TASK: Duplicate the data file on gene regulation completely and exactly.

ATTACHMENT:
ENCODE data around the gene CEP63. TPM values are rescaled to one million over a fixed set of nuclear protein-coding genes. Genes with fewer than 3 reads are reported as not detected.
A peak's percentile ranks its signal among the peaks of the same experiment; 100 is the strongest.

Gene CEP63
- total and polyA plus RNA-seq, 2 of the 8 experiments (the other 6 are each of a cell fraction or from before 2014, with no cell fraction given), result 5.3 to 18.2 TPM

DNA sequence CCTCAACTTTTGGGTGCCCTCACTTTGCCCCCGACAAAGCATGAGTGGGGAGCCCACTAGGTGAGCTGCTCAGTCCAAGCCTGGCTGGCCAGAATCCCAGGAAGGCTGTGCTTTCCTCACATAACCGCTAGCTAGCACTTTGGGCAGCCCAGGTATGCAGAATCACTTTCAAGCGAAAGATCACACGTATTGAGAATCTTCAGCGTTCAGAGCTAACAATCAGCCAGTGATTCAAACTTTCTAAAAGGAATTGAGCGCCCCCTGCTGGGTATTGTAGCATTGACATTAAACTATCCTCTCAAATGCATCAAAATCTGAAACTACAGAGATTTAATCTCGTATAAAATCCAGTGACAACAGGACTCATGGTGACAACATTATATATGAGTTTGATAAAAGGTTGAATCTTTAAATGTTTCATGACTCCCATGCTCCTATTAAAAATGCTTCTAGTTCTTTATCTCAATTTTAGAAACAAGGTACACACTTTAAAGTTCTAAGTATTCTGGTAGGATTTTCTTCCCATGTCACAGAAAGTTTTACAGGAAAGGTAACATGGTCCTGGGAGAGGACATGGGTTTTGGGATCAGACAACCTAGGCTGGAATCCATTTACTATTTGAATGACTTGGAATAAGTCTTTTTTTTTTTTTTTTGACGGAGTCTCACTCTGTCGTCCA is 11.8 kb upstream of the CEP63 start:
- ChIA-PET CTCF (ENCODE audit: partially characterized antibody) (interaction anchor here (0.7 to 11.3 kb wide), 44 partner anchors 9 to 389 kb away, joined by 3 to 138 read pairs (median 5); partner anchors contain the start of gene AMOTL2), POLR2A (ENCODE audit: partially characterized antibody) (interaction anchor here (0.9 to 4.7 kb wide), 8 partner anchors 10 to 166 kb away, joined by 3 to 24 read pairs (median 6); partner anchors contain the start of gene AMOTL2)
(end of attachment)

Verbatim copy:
ENCODE data around the gene CEP63. TPM values are rescaled to one million over a fixed set of nuclear protein-coding genes. Genes with fewer than 3 reads are reported as not detected.
A peak's percentile ranks its signal among the peaks of the same experiment; 100 is the strongest.

Gene CEP63
- total and polyA plus RNA-seq, 2 of the 8 experiments (the other 6 are each of a cell fraction or from before 2014, with no cell fraction given), result 5.3 to 18.2 TPM

DNA sequence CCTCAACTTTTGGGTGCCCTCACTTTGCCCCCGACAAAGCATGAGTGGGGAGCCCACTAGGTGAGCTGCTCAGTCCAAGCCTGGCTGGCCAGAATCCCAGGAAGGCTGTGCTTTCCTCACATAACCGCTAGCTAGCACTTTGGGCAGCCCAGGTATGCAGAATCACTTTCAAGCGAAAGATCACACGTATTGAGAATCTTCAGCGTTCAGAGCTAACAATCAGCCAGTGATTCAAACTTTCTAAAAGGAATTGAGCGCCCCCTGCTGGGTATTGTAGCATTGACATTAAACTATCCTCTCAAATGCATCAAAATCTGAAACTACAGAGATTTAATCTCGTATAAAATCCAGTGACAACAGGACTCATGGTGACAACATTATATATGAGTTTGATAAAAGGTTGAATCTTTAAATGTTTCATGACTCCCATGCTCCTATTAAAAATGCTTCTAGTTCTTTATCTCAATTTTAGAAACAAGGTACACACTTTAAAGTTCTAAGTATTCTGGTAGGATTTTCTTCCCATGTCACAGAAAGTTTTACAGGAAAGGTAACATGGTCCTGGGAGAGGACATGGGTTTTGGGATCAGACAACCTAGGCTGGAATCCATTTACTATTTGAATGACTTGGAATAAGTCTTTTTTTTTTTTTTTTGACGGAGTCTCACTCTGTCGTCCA is 11.8 kb upstream of the CEP63 start:
- ChIA-PET CTCF (ENCODE audit: partially characterized antibody) (interaction anchor here (0.7 to 11.3 kb wide), 44 partner anchors 9 to 389 kb away, joined by 3 to 138 read pairs (median 5); partner anchors contain the start of gene AMOTL2), POLR2A (ENCODE audit: partially characterized antibody) (interaction anchor here (0.9 to 4.7 kb wide), 8 partner anchors 10 to 166 kb away, joined by 3 to 24 read pairs (median 6); partner anchors contain the start of gene AMOTL2)